Lincoln’s Inn, Camden/Westminster
A legal quarter and its neighbouring square, which is the largest in central London, situated south-east of Holborn station
The land belonged to Dominican priors who subsequently decamped to Blackfriars, whereupon the Earl of Lincoln built a house here. The earl bequeathed his home to a college of lawyers, who moved in sometime in the 14th century. The earliest buildings have not survived but the complex that evolved on the site has elements from every century since the 15th, including the Old Hall of 1492 and a chapel rebuilt in 1623.
Visitors may walk around the precincts of Lincoln’s Inn between 7am and 7pm on weekdays and the chapel is open from 9am to 5pm, also on weekdays. Guided tours of the Inn’s buildings are given on the first and third Friday of every month at 2pm. Other tours may be booked in advance.
Property developer William Newton acquired the twelve acres of Lincoln’s Inn Fields in two stages, in 1629 and 1638, and began to erect houses on each side except the east, which backed onto the buildings of the inn. It is said that Newton employed Inigo Jones as the scheme’s architect but this is doubted by some. The only survivor from Newton’s project is Lindsey House, home of the Earl of Lindsey in the early 18th century.
Much of the square was inappropriately redeveloped in the 19th century but more recent neo-Georgian replacements have attempted to match the earlier scale. Sir John Soane bought No.12 Lincoln’s Inn Fields in 1792 and subsequently acquired numbers 13 and 14, and had rebuilt them all by 1824. Soane was the architect of the Bank of England, Dulwich Picture Gallery and three London churches, and he created an ‘academy of architecture’ within his home, which he left to the nation on his death. The resulting museum is a treasure house – or rather three interconnected houses – of art and artefacts, including Hogarth’s Rake’s Progress, preserved in an intimately domestic context.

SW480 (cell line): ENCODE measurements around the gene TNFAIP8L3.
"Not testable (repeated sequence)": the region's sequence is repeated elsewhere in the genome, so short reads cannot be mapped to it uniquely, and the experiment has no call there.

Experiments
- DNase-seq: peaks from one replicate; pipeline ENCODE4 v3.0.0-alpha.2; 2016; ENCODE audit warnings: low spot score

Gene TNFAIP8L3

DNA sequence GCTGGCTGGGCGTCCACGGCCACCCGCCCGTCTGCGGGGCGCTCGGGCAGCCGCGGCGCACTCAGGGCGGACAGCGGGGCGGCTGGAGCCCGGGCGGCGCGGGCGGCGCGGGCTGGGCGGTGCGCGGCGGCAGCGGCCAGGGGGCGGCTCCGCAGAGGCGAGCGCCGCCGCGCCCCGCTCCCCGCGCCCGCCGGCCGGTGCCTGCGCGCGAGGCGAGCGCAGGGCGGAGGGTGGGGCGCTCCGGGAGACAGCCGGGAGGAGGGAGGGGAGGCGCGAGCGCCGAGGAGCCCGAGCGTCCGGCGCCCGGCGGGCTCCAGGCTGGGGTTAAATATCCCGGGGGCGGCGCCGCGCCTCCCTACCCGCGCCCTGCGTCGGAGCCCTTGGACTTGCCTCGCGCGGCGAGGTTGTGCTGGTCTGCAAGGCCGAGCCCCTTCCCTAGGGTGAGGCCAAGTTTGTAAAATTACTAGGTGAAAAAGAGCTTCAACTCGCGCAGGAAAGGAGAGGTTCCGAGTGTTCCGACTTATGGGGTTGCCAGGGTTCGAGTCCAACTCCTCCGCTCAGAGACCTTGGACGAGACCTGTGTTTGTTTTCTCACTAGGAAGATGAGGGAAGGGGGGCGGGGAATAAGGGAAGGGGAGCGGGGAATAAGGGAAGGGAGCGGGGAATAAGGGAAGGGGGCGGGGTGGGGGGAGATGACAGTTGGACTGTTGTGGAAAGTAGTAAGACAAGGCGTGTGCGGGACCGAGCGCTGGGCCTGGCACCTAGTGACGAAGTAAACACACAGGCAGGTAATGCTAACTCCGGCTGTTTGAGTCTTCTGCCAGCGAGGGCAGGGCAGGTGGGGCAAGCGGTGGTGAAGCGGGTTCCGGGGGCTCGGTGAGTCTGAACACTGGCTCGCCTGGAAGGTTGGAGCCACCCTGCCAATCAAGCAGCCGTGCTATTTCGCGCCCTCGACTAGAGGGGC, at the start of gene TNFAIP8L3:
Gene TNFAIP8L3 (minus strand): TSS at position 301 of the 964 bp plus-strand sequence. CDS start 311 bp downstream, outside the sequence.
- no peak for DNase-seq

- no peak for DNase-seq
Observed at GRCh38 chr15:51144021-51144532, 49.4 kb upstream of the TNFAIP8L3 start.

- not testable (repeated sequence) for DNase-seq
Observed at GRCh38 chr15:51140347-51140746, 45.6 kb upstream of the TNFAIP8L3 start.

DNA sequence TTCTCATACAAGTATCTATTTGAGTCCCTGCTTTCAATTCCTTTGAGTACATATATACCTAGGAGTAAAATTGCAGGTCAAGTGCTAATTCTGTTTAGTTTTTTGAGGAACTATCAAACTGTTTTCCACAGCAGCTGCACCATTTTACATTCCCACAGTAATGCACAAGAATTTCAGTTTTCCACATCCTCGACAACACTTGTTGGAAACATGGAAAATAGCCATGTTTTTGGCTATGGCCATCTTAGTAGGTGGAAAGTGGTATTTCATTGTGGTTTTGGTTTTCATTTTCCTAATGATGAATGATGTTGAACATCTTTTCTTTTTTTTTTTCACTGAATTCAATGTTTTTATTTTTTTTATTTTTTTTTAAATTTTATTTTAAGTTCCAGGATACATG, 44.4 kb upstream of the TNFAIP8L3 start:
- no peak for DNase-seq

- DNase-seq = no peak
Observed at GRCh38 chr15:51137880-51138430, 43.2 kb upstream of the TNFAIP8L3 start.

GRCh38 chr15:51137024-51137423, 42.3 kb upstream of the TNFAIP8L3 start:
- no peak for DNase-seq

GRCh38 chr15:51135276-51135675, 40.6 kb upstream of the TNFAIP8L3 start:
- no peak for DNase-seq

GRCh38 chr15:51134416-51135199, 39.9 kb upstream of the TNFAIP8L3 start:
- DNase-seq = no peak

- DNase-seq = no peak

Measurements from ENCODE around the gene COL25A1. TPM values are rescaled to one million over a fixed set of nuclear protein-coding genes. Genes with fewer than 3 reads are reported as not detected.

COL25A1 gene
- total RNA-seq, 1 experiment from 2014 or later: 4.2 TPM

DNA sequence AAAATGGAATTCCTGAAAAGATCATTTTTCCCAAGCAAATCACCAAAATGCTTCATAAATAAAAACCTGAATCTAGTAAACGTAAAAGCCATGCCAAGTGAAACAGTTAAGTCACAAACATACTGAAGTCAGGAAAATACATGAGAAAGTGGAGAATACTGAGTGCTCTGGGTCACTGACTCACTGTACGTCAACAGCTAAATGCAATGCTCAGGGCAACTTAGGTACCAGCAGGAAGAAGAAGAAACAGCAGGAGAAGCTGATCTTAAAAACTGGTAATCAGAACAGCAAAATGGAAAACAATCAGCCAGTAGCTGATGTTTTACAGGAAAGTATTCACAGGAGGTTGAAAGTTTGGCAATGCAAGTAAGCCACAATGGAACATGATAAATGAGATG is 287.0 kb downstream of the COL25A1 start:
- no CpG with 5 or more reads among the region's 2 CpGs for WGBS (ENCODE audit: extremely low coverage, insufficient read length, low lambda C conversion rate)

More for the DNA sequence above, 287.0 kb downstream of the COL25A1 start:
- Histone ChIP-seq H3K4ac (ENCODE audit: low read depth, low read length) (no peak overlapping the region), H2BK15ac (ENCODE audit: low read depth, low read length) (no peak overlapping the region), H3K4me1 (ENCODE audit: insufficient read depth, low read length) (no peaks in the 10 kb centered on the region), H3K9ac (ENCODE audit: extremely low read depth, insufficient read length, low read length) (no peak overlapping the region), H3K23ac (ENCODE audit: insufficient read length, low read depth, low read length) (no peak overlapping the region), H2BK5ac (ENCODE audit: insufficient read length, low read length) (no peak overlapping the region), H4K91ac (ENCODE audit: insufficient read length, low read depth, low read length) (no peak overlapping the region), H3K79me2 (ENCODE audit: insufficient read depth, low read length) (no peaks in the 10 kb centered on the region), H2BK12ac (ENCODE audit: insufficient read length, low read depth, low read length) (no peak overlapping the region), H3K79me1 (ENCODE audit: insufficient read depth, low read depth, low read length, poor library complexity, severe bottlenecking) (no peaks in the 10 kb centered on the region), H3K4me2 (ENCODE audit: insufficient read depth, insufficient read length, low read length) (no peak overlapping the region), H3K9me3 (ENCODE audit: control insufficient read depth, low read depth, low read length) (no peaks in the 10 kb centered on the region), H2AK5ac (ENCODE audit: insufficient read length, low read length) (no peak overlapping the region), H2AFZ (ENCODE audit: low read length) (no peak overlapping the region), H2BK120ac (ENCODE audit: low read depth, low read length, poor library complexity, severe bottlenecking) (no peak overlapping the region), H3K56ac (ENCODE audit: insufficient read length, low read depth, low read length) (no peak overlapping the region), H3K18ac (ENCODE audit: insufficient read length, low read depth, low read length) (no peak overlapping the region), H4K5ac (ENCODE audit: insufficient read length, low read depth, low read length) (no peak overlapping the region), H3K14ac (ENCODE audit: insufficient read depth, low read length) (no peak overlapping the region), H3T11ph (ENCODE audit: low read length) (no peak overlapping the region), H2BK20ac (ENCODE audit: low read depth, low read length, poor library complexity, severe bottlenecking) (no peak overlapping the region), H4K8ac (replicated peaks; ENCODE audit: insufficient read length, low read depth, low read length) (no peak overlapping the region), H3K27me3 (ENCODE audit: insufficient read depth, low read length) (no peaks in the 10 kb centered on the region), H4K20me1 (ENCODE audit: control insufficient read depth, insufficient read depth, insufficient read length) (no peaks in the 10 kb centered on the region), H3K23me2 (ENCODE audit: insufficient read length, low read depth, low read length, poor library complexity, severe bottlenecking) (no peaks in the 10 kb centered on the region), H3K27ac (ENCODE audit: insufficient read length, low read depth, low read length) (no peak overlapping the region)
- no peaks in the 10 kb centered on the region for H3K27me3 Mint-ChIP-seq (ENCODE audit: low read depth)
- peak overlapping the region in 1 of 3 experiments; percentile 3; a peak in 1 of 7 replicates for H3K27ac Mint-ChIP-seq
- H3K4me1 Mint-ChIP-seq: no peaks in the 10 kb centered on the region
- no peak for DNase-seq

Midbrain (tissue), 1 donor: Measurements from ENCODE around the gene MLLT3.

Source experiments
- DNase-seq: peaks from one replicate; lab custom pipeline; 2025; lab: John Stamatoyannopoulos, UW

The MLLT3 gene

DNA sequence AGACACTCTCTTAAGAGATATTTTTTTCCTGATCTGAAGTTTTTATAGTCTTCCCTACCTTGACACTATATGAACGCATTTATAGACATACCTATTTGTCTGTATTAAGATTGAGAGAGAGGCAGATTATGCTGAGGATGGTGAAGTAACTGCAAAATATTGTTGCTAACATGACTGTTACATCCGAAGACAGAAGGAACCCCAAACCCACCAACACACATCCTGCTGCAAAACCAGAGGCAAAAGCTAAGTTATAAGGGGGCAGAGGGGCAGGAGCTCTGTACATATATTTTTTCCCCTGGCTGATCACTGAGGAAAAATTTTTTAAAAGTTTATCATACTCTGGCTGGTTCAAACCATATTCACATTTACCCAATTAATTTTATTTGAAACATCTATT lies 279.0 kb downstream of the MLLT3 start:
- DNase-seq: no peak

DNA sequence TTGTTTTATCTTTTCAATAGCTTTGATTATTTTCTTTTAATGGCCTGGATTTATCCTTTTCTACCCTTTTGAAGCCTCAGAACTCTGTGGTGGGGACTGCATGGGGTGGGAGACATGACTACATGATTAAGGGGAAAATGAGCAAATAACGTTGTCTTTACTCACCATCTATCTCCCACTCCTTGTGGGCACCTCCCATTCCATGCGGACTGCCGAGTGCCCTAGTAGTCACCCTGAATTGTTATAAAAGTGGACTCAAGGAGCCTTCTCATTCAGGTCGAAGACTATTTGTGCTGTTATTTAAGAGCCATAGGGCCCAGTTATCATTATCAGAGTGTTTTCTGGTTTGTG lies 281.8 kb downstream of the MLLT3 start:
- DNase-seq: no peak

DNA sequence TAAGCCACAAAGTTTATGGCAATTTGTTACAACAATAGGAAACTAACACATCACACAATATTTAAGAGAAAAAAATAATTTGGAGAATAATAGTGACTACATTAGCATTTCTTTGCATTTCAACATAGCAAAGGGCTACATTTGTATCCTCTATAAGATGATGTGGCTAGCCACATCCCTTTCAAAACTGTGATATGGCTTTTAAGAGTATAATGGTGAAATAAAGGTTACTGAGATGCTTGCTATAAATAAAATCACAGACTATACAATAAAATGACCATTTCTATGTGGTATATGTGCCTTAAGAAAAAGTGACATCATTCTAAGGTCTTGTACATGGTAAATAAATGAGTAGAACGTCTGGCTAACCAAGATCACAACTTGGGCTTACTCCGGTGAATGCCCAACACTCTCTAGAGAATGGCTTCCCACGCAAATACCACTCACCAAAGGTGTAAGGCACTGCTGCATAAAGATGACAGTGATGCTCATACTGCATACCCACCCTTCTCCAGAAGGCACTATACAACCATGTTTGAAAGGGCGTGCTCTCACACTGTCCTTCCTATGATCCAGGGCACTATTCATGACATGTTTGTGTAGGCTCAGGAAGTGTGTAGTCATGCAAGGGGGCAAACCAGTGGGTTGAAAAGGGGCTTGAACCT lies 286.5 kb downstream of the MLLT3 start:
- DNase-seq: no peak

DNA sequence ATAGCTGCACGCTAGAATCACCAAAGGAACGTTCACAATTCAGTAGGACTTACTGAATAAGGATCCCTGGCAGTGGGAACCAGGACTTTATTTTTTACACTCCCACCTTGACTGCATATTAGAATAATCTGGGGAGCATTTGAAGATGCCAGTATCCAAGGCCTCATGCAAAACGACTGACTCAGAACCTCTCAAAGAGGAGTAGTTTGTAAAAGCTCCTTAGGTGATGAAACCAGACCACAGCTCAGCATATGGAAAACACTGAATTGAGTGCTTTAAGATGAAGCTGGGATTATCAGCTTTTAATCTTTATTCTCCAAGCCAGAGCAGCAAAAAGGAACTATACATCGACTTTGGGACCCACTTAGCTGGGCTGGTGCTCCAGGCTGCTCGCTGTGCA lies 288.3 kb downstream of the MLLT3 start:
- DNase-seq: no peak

Of the square’s other buildings the most notable is the headquarters of the Royal College of Surgeons, designed by Sir Charles Barry in 1835, which incorporates the Hunterian Museum. In nearby Portsmouth Street is the Old Curiosity Shop, erroneously claimed to have been the inspiration for Dickens’ creation but looking very authentic all the same. Populated by strolling barristers on weekdays, Lincoln’s Inn Fields until recently provided a dormitory for London’s homeless after dark. Many have now been displaced to surrounding street doorways.
The actress and royal mistress Nell Gwynne lived in Lincoln’s Inn Fields and her son, the Duke of St Albans, was born in her lodgings there.
Anthony Trollope, who spent time in his father’s chambers in Lincoln’s Inn, wrote of it that “we know of no place in London more conducive to suicide.”
The inn was the first London home of Eric Gill, who has been called “perhaps the finest English artist-craftsman of the 20th century.”
Postal district: WC2
Further reading: William Holden Spilsbury, Lincoln’s Inn, BiblioBazaar, 2009 (reprint)
Website: The Honourable Society of Lincoln’s Inn
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